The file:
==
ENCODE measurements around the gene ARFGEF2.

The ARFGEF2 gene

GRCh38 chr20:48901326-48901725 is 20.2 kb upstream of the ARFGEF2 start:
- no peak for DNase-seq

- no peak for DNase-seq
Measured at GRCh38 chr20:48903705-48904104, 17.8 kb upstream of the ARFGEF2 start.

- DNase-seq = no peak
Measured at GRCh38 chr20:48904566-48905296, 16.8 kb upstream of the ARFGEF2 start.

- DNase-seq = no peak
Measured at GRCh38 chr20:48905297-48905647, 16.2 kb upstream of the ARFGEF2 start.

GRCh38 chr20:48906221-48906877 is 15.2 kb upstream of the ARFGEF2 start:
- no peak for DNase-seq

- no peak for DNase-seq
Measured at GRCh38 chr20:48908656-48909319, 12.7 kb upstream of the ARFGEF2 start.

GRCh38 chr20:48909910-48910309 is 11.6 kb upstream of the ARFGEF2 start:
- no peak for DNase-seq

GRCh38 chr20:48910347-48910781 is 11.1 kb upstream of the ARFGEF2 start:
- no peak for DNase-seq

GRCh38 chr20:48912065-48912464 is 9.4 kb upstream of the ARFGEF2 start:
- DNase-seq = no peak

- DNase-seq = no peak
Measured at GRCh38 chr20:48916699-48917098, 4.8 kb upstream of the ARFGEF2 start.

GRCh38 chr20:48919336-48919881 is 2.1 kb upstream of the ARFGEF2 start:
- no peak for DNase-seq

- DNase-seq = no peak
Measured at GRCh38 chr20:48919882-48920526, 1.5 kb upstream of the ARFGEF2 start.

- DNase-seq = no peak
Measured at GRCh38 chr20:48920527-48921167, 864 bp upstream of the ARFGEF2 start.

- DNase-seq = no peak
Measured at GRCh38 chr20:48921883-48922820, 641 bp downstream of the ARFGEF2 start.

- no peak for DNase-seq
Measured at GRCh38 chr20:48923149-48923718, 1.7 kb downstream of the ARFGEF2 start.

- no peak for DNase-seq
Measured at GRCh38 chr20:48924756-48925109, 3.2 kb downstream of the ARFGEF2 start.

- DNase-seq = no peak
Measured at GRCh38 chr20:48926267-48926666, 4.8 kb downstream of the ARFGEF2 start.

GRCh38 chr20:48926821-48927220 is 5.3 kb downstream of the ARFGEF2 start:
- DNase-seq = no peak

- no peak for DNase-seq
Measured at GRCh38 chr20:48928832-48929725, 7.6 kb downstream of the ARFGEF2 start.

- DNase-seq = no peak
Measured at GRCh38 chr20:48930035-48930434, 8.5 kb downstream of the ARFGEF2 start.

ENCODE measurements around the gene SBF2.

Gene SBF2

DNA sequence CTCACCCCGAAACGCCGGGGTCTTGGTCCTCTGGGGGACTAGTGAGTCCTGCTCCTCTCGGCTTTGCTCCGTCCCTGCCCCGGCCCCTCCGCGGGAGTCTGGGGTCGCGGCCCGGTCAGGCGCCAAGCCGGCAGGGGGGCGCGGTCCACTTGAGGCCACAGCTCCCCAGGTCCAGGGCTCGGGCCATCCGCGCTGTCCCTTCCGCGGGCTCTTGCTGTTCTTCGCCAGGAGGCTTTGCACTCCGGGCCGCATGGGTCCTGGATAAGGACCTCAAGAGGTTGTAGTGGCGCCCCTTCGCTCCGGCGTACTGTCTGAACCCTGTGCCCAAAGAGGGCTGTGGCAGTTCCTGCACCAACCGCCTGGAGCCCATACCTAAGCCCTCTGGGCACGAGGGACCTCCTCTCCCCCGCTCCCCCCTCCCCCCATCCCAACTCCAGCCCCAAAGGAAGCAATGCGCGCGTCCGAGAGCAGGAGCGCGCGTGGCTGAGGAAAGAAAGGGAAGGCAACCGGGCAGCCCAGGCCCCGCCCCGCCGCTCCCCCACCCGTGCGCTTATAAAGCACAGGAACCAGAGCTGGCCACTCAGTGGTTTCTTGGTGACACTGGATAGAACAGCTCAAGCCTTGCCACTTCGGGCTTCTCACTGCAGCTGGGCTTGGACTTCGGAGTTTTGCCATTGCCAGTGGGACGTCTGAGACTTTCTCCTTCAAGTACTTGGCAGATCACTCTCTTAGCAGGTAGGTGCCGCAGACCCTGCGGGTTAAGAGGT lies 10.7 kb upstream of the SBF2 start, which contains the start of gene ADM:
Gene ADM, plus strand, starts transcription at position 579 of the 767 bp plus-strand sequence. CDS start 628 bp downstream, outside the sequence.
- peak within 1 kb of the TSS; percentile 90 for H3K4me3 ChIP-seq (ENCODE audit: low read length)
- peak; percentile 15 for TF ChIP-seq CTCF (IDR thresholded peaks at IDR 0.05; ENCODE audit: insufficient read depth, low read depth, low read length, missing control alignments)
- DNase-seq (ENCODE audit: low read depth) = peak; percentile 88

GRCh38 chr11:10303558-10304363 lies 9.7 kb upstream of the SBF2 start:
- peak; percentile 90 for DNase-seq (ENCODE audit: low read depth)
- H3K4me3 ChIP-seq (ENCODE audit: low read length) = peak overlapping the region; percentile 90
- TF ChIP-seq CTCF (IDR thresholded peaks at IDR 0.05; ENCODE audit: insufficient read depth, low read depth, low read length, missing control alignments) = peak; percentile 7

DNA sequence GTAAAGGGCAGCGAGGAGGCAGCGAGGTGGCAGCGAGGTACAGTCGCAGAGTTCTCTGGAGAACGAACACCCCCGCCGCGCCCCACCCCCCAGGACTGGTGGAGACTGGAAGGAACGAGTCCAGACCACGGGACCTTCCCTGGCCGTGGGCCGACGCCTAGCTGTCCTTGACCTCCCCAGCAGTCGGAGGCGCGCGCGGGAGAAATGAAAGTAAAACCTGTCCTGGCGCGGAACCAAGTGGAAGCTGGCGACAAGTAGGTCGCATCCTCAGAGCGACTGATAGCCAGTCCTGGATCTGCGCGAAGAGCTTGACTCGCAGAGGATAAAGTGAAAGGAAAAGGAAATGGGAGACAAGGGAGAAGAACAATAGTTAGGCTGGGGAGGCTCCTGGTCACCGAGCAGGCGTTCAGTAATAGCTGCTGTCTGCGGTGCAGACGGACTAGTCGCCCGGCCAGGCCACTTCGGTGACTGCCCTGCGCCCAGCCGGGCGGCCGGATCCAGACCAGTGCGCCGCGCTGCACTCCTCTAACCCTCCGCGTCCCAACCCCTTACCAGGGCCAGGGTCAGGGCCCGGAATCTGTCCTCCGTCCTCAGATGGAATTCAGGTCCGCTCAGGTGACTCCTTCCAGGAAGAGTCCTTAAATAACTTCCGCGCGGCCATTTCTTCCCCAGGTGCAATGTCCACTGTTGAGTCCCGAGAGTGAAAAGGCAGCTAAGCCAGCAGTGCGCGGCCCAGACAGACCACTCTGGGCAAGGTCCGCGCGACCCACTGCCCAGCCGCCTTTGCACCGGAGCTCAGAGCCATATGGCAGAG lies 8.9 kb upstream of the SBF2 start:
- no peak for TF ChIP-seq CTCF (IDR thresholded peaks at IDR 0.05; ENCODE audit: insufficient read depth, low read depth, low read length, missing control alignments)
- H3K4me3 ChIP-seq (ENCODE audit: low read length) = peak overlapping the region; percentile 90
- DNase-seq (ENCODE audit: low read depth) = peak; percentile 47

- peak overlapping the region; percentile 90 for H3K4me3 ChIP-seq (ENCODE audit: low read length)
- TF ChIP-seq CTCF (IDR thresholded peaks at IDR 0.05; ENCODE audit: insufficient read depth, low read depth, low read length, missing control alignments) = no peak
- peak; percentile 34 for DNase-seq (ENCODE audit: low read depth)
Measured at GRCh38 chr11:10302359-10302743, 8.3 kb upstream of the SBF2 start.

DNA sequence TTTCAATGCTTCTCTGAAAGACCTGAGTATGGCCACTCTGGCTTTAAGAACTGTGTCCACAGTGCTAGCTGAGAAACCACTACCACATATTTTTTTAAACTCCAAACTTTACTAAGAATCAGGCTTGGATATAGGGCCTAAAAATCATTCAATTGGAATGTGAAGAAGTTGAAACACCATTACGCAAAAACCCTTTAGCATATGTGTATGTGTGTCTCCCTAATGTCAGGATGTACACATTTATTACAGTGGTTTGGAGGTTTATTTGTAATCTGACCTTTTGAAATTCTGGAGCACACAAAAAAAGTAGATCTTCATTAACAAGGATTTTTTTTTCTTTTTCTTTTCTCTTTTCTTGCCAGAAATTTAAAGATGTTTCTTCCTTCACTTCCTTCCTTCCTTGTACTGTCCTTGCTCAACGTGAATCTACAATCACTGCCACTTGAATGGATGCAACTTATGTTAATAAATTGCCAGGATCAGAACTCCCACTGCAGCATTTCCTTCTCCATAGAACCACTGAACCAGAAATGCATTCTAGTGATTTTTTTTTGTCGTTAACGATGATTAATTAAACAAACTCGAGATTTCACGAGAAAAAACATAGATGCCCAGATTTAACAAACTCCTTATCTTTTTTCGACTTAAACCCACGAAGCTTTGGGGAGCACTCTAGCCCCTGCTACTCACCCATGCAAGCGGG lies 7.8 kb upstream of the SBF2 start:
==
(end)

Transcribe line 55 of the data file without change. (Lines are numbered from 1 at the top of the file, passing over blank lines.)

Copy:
- no peak for TF ChIP-seq CTCF (IDR thresholded peaks at IDR 0.05; ENCODE audit: insufficient read depth, low read depth, low read length, missing control alignments)